Delilah’s Snake Rings

 

Delilah looking chic and well accessorized.

Delilah looking chic and well accessorized.

Thursday evening coming back from working in the city, I made a stop about an hour outside the city in Connecticut to get something good to eat on the way home. Now, I never stop at this town, but I did this evening. I stumbled into a ambiance filled little place with an old style bar and eatery.  All was normal as I waited at the bar for the food I had ordered, when in came a chic lady (of a certain age- I didn’t ask, she didn’t tell) completely done: deep red, almost black nails, hair and when she slipped her coat over her shoulders I saw the rings!  She had a certain vibe and really her name said it all: Delilah. If I was to give her a name it would have been that one…… After watching her stir her martini for a bit I decided to ask about those rings.  Snakes on almost every finger. She said, “oh thank you, I got them in New York at the Trump towers… I had them made”. I was wondering the age of a few of them, since they had an older aesthetic- but she replied that she had them all made in the 70s-80s. Plus they weren’t just snakes- there was the cobra, I think there was a viper and on. I have to admit I’d rock that cobra ring -ready to strike. Loved it and it was no light weight. We continued to chat and she let me snap some images. I told her I was in the vintage jewelry business and that she was quite in fashion.  When the food appeared, I said goodbye and left for the rest of my trip home. Now I wished I’d asked a bit more, interesting looking people often have interesting lives…… Enjoy this little accessories memoirs nugget:

Snake Rings

Snake Rings

Gold snake rings

Vintage Fine Gold snake rings

 

 

Finding Lou Lou De La Falaise

                                                                    -The Glamorous Romantic-

Lou Lou de La Falaise

Lou Lou de La Falaise The Glamorous Romantic, rights reserved. From my copy of the text.

I knew of Lou Lou de La Falaise through her work with Yves Saint Laurent and via old photographs. Possibly my favorite image is of Lou Lou and Yves styling model and icon Willy Van Rooy. That moment captures her work philosophy, fashion style and tells you she is the cool girl. Not in the cliche way, but in a very natural fluid way.  She’s an it girl because her style seems to flow from within towards the surface.  Lou Lou was born of a complex and beautiful model mother, which the book by her name covers quite well. Her father was a French count.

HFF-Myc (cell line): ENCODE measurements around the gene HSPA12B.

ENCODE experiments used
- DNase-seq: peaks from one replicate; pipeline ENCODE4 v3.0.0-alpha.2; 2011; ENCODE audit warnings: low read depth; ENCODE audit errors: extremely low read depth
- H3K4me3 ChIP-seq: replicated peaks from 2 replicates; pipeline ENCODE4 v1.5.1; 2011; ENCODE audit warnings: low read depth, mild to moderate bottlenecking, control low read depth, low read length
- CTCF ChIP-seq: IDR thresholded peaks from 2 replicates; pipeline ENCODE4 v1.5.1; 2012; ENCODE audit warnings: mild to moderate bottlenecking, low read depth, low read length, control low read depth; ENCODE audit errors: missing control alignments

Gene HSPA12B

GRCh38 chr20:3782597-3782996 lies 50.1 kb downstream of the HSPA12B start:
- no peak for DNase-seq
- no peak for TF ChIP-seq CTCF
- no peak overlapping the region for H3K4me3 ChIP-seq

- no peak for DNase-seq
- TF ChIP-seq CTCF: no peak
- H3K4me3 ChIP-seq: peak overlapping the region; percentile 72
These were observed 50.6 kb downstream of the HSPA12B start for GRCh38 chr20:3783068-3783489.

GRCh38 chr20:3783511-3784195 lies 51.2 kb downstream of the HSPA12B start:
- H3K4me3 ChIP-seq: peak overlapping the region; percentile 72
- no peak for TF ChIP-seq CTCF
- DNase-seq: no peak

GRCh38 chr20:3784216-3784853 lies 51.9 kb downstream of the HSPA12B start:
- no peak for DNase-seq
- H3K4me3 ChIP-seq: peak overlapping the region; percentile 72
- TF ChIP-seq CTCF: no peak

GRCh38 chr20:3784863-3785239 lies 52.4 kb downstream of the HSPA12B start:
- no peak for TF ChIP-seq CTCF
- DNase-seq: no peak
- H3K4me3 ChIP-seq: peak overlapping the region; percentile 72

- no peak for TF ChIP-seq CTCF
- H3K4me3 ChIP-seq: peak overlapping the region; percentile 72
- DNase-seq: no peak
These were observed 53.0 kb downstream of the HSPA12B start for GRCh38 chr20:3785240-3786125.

Lou, Lou, Willy Van Rooy and Yves, 1980.

Lou, Lou, Willy Van Rooy and Yves, 1980. Image from text, copy also provided by Willy as seen in our interview with her.

However, through the descriptions in the book (such as that of Kenneth Jay Lane), I also became very interested in her strict, but stylish, creative, muse of a grandmother- Rhoda. Rhoda had two hobbies central to Lou Lou’s own personal character; jewelry making and gardening. But you’ll have to read the book for more about Lou Lou’s formative years! Her personal, love life and career sort of intertwine in the book giving us an idea of how she arrived at YSL’s house so to speak. The journey is so well described by Ariel de Ravenel and Natasha Fraser-Cavassoni…

Her relationship with Yves Saint Laurent was a deep and meaningful partnership, which produced so many outstanding fashion accessories and beyond, so the book really is a truly hypnotic read. I found her years spent working after YSL and her work ethic overall very inspiring. The images of her creations for Yves are illuminated by how she actually wore jewelry throughout the images accompanying the text.  The photographs of her style are much welcomed and absolutely essential.  The book is not to be missed (Pierre Berge’s forward for instance) and provides wonderful quotes from fashion icons concerning Lou Lou, as well as building a foundation for readers concerning why she was so essential to one of the most beloved and talented fashion designers that ever lived.

YSL LOU Cuffs

Lou Lou de La Falaise The Glamorous Romantic, rights reserved. From my copy of the text.

To quote the book and Yves:

“I tell myself that I am truly fortunate to have had Lou Lou at my side all of these years because there isn’t a day that goes by when she doesn’t fill me with wonder” (Lou Lou de La Falaise, 132).

Lou LouTurkmen1

*IMAGES: Credit-Lou Lou de La Falaise The Glamorous Romantic, rights reserved. I have included my favorite photos from the book in this review. I am drawn to her ever present vintage/antique Turkmen silver cuffs which she mixed with other accessories, seen in two images included. However possibly my favorite cuffs she did, were for YSL haute couture. These in my mind are some of the most telling pieces she designed. They mix that chic, modern and bohemian aesthetic perfectly- that I also ascribe to and love so innately.  They are large, not to be missed, a bit wild, yet refined…..

It is at this point I pause… I found that the complete review had already been done so well, as the book released in October of this year. Our blog relaunch was in wild swing at that time so rather than not post I did want to highlight this book I enjoyed so much.  For a more detailed description: click here.